Since the first world’s fair was held in London in 1851, the international events have served as a venue for host countries to showcase their technological innovation, political might, and best designers, architecture, art, and food–a diverse representation of how the countries saw themselves. World’s fairs have changed in their focus since the 19th century—a fair scheduled to be held in 
Milan in 2015 will focus on sustainability—but their inherent diversity remains a constant.

Rebecca Rouse

Rebecca Rouse

Rebecca Rouse, an assistant professor of communication and media in the School of Humanities, Arts, and Social Sciences (HASS), found that the available scholarship on world’s fairs was much less diverse than the fairs themselves.

“World’s fairs are a huge spectacle and a fascinating microcosm—they have technology, design, architecture, politics, culinary delights, theme park rides—they’re interdisciplinary. The scholarship on fairs didn’t reflect that interdisciplinary tradition, however,” Rouse said. “Most of the scholarship has been straight-up history, architecture, or cultural studies perspectives on topics like colonialism and imperialism.”

Rouse, who joined the Rensselaer faculty in 2013, gave a talk on world’s fairs while teaching at Georgia Institute of Technology. Three of her colleagues there decided to work with her to produce an anthology of interdisciplinary research on world’s fairs, reflecting the interdisciplinary form of the fair.

The book they ended up with, Meet Me At The Fair: A World’s Fair Reader, is a diverse collection of essays by more than 40 authors that cut across fields including academia, museums, design, anthropology, entertainment, and architecture.


The students in Rouse and Gordon’s course are studying world’s fairs throughout history from a variety of vantage points.

Rouse and her co-editors—Laura Hollengreen, an associate professor of architecture at Georgia Institute of Technology; Bobby Schweizer, a visiting assistant professor of digital media at Georgia Institute of Technology; and Celia Pearce, an associate professor of game design at Northeastern University—published the book through the Carnegie Mellon University ETC Press. In keeping with the publisher’s ethos of making scholarship available to a wide audience, a .pdf version of the book is available as a free download. A hard copy of the book is also available from ETC Press.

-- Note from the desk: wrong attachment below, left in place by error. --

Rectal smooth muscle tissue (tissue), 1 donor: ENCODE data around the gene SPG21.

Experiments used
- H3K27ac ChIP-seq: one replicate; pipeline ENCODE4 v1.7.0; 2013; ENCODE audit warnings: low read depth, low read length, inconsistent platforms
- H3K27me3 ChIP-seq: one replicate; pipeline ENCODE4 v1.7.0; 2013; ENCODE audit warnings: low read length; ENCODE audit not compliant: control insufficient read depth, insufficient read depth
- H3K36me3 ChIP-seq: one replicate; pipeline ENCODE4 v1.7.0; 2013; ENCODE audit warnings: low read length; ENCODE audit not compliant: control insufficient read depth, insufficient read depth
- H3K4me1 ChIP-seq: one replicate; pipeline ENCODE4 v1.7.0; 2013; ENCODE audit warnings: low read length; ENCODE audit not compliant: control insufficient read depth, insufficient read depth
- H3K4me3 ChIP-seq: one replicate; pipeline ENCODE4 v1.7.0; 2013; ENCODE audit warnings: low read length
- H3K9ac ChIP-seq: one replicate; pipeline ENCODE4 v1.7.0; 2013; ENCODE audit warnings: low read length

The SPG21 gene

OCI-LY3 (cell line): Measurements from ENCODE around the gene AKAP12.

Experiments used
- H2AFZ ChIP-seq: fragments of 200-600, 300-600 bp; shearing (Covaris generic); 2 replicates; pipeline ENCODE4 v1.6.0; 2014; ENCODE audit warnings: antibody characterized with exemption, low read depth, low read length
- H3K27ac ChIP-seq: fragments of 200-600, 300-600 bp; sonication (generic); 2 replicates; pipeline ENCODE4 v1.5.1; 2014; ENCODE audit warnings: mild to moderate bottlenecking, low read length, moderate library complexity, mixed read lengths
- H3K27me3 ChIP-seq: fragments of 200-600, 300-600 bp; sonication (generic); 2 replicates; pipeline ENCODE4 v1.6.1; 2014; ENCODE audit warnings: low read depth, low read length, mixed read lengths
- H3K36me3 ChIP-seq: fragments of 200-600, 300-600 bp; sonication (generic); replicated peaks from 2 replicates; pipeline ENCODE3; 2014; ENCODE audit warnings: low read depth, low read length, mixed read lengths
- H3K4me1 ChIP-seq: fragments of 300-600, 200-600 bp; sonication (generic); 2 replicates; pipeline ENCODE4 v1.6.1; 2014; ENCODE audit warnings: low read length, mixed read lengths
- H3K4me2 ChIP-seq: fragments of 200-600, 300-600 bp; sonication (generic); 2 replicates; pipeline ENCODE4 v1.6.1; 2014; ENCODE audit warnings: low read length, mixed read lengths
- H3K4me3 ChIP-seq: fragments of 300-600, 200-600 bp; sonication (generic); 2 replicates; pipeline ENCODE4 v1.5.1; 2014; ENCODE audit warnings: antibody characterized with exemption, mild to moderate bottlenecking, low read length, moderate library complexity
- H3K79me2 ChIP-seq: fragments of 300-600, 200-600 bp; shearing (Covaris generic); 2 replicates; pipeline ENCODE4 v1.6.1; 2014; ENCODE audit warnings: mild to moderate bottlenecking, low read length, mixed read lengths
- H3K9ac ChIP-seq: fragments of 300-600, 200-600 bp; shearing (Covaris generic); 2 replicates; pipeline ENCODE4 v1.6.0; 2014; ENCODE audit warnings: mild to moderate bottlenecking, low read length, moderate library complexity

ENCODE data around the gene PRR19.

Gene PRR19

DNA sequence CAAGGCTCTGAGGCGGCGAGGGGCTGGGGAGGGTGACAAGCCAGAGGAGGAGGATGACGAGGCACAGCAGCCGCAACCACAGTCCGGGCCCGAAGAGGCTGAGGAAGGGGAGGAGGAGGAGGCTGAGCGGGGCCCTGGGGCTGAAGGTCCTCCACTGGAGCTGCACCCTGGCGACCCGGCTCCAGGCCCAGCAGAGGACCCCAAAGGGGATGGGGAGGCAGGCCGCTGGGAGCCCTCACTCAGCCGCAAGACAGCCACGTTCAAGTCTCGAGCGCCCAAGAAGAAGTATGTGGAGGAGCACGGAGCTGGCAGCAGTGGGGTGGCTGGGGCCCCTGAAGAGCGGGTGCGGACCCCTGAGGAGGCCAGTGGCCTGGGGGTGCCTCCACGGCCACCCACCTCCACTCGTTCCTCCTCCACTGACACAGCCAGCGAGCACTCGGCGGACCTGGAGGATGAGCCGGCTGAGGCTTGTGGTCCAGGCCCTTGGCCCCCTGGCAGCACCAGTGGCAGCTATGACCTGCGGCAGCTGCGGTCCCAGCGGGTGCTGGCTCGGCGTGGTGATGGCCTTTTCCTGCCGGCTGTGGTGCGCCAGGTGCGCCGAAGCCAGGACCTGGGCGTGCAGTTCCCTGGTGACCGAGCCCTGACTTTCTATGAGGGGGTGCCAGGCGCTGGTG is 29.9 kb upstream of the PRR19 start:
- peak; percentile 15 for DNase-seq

Meet Me At The Fair: A World’s Fair Reader includes a preface by Robert Rydell, a Montana State University history professor who is a leading scholar on world’s fair history. The book’s epilogue is an essay written by Isaac Asimov and originally published by The New York Times in 1964—the year of the second world’s fair in Queens, N.Y. —in which the author imagines what a World’s Fair will look like in 2014.

The book is among the texts Rouse and Tamar Gordon, professor and acting head of communication and media, are using to teach a new course on world’s fairs—Worlds on Display—as part of the new HASS Inquiry series of courses for first-year students.

The students in Rouse and Gordon’s course are studying world’s fairs throughout history from a variety of vantage points including their role within landscapes of power and empire, the ways people were represented at fairs, futurism at the fair, and how race, class, and gender affected who had a role as a designer or attendee of the fairs.

At the end of the course, students will design and host their own fair at the Curtis R. Priem Experimental Media and Performing Arts Center for which they’ll design exhibits and give short presentations on topics related to the course work. The student fairs are free and open to the public and will be held on Nov. 18 and 25.